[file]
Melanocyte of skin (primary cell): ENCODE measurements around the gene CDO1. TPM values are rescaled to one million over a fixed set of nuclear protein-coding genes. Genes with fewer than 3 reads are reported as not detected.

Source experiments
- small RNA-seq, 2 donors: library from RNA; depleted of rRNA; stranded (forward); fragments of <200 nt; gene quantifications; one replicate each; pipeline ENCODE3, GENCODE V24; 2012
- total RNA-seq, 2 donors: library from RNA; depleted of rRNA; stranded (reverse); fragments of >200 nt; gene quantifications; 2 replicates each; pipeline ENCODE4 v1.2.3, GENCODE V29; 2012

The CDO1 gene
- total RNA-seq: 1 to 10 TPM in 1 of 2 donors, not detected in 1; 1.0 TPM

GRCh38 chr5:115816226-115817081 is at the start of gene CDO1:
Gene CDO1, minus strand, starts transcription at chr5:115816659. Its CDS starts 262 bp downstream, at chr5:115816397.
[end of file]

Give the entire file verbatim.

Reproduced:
Melanocyte of skin (primary cell): ENCODE measurements around the gene CDO1. TPM values are rescaled to one million over a fixed set of nuclear protein-coding genes. Genes with fewer than 3 reads are reported as not detected.

Source experiments
- small RNA-seq, 2 donors: library from RNA; depleted of rRNA; stranded (forward); fragments of <200 nt; gene quantifications; one replicate each; pipeline ENCODE3, GENCODE V24; 2012
- total RNA-seq, 2 donors: library from RNA; depleted of rRNA; stranded (reverse); fragments of >200 nt; gene quantifications; 2 replicates each; pipeline ENCODE4 v1.2.3, GENCODE V29; 2012

The CDO1 gene
- total RNA-seq: 1 to 10 TPM in 1 of 2 donors, not detected in 1; 1.0 TPM

GRCh38 chr5:115816226-115817081 is at the start of gene CDO1:
Gene CDO1, minus strand, starts transcription at chr5:115816659. Its CDS starts 262 bp downstream, at chr5:115816397.